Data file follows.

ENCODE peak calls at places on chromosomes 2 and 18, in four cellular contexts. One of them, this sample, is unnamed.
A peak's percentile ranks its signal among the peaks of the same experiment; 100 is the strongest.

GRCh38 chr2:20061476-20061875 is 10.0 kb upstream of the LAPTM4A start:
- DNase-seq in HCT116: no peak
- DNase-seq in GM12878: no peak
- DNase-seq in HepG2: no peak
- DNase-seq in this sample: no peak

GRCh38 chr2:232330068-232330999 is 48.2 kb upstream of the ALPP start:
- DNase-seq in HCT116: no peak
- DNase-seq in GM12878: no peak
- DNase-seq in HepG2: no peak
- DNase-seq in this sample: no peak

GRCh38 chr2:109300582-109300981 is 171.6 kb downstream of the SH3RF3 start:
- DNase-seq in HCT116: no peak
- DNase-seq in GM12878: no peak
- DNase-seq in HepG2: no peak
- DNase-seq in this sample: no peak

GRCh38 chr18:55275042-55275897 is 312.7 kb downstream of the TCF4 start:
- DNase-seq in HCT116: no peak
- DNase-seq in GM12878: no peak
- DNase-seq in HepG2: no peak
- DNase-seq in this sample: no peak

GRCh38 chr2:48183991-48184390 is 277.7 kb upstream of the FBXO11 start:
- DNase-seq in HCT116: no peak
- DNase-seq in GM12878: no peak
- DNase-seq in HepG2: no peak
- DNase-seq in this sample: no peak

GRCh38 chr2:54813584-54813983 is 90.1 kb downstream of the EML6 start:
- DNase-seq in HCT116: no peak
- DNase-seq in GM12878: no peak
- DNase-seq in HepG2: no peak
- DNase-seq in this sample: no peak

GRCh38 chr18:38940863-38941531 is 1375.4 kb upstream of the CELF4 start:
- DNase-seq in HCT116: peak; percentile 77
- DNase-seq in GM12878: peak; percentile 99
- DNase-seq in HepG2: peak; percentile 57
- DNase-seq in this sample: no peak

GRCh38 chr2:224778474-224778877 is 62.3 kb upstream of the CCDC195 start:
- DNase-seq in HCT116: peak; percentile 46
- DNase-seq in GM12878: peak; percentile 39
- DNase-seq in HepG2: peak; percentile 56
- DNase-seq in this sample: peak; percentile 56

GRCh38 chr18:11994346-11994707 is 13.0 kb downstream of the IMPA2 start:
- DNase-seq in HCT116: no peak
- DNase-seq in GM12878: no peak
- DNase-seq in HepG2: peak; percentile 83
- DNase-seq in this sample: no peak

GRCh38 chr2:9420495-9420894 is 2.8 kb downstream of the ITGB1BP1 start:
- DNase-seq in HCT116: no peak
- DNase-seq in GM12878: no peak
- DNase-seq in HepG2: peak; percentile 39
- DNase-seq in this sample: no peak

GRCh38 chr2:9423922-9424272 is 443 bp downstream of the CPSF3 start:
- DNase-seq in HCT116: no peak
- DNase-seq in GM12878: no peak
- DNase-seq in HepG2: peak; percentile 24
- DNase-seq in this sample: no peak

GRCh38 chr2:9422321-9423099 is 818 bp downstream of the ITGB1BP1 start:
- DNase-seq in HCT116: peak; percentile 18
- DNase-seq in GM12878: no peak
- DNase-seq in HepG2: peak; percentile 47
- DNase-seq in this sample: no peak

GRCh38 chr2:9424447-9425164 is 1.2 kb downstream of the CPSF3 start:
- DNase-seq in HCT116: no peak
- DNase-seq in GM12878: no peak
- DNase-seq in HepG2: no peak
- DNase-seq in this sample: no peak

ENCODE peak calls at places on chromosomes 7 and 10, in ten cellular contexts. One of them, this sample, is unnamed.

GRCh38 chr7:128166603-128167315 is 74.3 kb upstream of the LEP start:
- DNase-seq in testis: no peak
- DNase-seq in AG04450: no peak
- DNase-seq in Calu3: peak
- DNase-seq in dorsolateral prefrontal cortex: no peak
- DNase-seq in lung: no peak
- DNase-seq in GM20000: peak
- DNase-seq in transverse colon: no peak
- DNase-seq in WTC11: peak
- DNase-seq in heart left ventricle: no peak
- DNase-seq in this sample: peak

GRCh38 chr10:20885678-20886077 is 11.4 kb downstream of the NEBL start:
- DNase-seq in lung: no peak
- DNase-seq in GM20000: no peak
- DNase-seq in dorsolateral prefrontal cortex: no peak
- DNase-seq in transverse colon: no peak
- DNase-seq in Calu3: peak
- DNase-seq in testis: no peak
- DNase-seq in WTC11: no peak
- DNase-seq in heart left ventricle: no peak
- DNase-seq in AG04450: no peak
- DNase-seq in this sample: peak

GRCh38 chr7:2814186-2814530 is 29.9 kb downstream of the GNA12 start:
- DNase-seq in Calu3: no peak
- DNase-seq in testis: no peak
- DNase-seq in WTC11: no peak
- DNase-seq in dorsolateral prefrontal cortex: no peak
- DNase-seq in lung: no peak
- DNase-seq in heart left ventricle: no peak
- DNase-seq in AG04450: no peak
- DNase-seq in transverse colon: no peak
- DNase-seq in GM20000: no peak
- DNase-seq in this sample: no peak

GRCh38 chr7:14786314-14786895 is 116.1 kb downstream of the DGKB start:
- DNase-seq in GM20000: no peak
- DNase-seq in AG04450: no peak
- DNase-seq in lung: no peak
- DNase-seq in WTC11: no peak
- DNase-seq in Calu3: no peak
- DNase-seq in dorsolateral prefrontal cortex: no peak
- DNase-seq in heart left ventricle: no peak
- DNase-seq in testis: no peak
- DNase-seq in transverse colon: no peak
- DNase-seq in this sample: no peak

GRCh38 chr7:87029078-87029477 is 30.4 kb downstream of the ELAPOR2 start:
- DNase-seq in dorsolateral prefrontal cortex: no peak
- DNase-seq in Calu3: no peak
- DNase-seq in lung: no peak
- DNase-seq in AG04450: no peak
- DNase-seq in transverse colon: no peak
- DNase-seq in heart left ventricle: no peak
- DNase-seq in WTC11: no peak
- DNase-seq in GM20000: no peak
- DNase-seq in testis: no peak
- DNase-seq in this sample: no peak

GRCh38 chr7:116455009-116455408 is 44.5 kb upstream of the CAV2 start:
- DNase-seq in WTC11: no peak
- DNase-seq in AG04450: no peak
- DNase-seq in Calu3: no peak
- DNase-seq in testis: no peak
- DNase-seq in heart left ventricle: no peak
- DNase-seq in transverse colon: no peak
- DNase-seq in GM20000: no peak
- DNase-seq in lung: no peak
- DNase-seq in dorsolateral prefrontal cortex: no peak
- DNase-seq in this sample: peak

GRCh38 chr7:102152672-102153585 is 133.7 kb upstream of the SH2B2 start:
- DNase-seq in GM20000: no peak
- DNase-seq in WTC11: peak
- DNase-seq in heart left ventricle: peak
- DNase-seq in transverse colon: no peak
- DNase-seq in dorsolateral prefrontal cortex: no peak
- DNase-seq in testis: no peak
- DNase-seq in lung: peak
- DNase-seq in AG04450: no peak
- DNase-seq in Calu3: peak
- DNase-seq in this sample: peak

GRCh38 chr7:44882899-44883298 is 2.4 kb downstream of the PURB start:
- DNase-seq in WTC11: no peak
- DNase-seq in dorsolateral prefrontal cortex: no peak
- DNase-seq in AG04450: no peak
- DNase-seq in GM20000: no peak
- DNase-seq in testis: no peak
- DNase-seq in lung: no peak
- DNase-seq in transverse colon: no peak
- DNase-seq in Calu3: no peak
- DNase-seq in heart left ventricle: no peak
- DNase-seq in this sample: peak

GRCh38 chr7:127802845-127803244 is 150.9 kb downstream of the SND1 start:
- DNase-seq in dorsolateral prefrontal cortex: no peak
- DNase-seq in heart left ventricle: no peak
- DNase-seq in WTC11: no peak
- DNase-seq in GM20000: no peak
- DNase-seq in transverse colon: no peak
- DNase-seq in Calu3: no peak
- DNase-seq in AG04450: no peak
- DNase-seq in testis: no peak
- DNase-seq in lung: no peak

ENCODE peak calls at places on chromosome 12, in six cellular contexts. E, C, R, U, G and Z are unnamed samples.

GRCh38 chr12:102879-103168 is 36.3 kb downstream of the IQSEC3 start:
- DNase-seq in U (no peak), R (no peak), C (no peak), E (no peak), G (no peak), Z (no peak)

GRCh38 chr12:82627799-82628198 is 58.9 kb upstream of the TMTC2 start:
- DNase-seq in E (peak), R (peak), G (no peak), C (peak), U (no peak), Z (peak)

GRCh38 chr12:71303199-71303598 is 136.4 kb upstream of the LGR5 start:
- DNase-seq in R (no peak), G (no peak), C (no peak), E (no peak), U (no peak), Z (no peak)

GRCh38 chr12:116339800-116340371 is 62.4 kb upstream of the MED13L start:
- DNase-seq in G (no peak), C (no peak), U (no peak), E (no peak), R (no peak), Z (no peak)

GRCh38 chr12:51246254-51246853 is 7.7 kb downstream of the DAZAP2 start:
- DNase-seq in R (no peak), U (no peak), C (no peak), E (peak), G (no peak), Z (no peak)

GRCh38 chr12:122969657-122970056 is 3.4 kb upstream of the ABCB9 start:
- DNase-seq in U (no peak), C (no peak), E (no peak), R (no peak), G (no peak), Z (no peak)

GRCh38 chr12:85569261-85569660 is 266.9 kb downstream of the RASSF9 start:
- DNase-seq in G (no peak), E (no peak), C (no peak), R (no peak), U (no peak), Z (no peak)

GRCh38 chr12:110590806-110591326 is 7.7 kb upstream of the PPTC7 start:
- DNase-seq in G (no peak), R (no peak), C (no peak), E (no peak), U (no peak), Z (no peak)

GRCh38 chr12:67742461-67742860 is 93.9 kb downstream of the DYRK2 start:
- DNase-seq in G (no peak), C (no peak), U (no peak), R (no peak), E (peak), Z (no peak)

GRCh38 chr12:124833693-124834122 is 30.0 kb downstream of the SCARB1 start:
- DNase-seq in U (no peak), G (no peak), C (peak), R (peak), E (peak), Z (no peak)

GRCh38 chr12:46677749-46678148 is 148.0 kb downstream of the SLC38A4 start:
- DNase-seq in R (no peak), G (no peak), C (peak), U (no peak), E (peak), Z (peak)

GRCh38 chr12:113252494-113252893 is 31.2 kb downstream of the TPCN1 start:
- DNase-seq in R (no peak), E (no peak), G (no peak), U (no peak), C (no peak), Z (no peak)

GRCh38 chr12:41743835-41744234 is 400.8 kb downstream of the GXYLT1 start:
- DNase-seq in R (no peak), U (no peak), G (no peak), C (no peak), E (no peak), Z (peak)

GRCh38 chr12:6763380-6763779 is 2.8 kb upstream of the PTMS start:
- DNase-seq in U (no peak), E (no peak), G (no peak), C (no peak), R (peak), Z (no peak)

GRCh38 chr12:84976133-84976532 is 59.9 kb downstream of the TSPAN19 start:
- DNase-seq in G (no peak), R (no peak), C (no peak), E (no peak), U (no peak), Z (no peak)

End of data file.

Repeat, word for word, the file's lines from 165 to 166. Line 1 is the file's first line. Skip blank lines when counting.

- DNase-seq in testis: no peak
- DNase-seq in lung: no peak